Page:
OK, good idea. I won't count my chickens just yet, but one of the team at ICE now knows what I'm looking for.
I've decided that the simplest way to avoid drilling the Hase main boom is to mount seat and steerer bearing with Stauff-type clamps at right-angles. I can also try out different positions, more forward or back, to judge what would feel best.
Whilst there's not much actual progress with the build, the various components needed are turning up - I picked up a new, complete Magura HS33 hydraulic brake set for the front fork last week, for a tenner plus postage. With Julie on the rear rotors, and HS33 on the front rims, the Kett will have the same spec that's on the Lepus I've been riding.
I got some "me" time this afternoon, putting it to good use by sorting through the contents of several boxes. Once done, there was enough space to do something useful - the first thing on my list: spreading the forks from 95mm to 100 OLD.
I've got a nice Deore hub and a black rim to build up, but in the meantime I'll use this no-name silver wheel with a Big Apple on to gauge dimensions.
I had to meet with the accountant today, to finalise the books for the year end; that being done, everything to do with work can now be put to bed. Later on, I spent a couple of hours split between sorting out in the shed and the garage, then onto a task completely new to me - using a die and stock to extend the threading on the fork tube.
I think my average for the number of times I watch an online video of "how to" do something before actually going and trying it myself is three. But, I reckon this task may have upped the average, a bit.
I've still got to seat the crown race, and cut the groove into the fork tube - I'll not cut the tube until the steerer arm and light bracket have been fitted.
Good news - parcel from ICE arrived this week, containing a Sprint seat frame (cosmetic damage only, but I had real difficulty finding any). As per Voyager's suggestion. I'll use an old mesh seat cover from an ICE Q to complete.
Bad news - the newly-threaded fork has a crown seat dimension of 27.2mm, but the headset crown race has i.d. of 26.3mm. Looks like I've successfuly spaced and threaded a JIS fork, only to find I'll need some more precise work to make it fit my ISO headset.
Forks now with Cycle Clinic in Glemsford, awaiting milling. Hoping that Malcolm can get that done as soon as he's back to work after the holidays.
I've started on the Seat clamp / Boom / Steerer axis by cutting three aluminium plates ready for drilling - they'll lock the pipe clamps into right angles, and also secure the head of the 12mm bolt immediately below the main boom (the 12mm bolt will hold the steerer bearings).
My old ICE Q seat frame (with same dimensions as the new one) is securely held in place on the boom when all the nuts are tightened.
Completed drilling the plates for the seat/boom/steerer mount; dremel and small hand files used to cut out the hex shape on plate 2 (which prevents the 12mm bolt head from turning). The dremel proved useful again with a router bit and stand, to remove a hex-shaped recess in the base of the paired stauff-clamps (recess accommodates the remaining height of bolt head above plate 2). Bolt lengths are currently too long.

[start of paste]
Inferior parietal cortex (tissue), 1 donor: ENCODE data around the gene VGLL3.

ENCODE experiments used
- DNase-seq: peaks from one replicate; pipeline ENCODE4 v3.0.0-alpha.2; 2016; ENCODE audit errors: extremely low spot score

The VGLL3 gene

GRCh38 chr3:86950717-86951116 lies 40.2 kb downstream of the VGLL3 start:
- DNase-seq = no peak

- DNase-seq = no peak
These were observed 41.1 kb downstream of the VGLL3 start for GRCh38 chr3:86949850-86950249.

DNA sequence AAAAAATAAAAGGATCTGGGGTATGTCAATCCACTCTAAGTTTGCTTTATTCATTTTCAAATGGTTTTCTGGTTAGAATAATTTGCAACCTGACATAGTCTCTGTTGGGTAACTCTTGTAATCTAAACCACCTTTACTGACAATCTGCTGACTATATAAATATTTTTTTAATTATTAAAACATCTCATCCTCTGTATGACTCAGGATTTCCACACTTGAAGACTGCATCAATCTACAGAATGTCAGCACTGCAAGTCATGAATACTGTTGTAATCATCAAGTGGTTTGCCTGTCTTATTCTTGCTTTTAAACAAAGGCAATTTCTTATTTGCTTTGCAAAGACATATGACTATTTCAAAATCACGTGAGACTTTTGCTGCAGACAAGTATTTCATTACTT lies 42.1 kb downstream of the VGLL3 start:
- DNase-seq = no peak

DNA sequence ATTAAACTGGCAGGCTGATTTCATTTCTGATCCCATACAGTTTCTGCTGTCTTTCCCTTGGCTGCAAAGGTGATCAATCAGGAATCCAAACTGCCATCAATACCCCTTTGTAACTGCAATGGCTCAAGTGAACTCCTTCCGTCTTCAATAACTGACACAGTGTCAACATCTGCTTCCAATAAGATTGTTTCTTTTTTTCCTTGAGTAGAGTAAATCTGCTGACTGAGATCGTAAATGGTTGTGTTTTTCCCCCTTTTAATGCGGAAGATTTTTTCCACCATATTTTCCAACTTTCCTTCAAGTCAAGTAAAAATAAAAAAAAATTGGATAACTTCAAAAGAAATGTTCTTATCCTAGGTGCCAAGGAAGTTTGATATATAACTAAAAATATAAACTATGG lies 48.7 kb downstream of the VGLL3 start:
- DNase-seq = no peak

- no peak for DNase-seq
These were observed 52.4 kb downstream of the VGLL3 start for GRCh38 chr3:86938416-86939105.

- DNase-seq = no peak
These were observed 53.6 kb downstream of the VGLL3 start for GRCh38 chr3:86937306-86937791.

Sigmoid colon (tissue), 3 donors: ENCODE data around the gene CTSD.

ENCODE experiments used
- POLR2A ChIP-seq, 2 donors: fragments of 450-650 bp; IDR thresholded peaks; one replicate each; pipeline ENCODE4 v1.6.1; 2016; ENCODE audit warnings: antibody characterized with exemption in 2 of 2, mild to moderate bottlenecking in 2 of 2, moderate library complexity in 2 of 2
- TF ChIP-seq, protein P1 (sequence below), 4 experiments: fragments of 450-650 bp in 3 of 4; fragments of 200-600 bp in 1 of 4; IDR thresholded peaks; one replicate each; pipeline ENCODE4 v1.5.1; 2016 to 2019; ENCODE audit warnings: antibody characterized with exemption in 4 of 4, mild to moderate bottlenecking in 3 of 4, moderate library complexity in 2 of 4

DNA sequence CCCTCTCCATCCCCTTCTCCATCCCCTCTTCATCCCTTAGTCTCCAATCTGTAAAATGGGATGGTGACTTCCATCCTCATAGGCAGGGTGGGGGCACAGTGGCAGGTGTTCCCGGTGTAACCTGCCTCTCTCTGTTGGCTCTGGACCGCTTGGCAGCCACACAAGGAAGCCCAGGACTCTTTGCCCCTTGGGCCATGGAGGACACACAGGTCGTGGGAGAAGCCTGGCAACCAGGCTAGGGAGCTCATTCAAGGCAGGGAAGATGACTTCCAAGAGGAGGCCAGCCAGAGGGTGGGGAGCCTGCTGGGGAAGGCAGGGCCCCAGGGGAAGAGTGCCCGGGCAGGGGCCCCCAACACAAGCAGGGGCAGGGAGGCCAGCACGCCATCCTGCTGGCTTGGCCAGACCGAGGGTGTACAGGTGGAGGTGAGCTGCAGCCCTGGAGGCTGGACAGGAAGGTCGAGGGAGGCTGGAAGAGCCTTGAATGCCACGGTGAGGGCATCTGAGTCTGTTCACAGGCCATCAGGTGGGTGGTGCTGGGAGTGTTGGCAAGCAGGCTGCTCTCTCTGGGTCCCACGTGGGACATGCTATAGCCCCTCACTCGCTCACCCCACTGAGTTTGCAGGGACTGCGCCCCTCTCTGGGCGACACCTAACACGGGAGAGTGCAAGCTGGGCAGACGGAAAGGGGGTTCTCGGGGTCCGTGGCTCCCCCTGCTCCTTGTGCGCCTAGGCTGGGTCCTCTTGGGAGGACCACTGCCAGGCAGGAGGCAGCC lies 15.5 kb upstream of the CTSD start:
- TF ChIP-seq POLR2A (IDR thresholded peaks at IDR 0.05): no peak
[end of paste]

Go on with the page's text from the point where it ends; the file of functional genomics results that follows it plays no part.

Whilst waiting for the fork, the front wheel can be built up (the new spokes arrived yesterday).
Does anyone else here find wheelbuilding strangely relaxing ? Maybe it's the pattern repetition, maybe it's the fact that you only get to know if you've measured everything correctly right at the very end. So that's another thing crossed off the list - the shiny Deore hub, s/s spokes and black rim match the appearance of the rear two wheels. Tidy !
I collected the forks from Malcolm at Cycle Clinic in Glemsford early this week, but due to a chesty cold, and feeling knackered after just one day at work, I left them untouched in the garage until this evening.
The milling of the crown race from JIS to ISO needed tidying up, and then I had to work out how to cut two keyways into the threaded section of the steerer.
With very much an improvised set up, I ended up with two straight-ish notches - the result is a steerer tube that will take the light bracket (notch at 180 degrees), and the steering arm (notch at 90 degrees).
The steerer arm doesn't need to be that big (it's an old heavy-duty light bracket), but metal off is always easier than the alternative .........
More tomorrow, I hope.
Here's the first attempt at putting both ICE seat frame and steerer assembly onto the Kettwiesel frame. What quickly becomes apparent is like this, the chain line between crank and rear cassette would run straight through the base of the seat, and its support.
More pleasing is seeing the new aluminium MTB handlebar working well with two titanium "uprights" (that were left-overs from the original Hase hand-trike.) Researching the different varieties of Kettwiesel that have been made over the years, single front ring Kett's range from 39T through to 52T, which would result in a slightly different front height for the chain run, depending on what ring I choose. I'll need to provide some leeway for the route in case I need to change the size of the front ring. I'd like to solve the problem by modifying the seat support so the chain (tube) can clear all obstacles, and run unimpeded, rather than having to add an idler wheel.
First thought is to widen the distance between the ICE seat frame supports, and increase the height between them and the top of the boom clamps. The chain could then run through the gap this creates.
I'll mount the bottom bracket and crankset as a next step, then set the boom position to roughly what I'll be needing - some trial and error with the chain in place will reveal what to change with the seat clamps, and also whether the return route for the chain will clear the steerer's handlebar.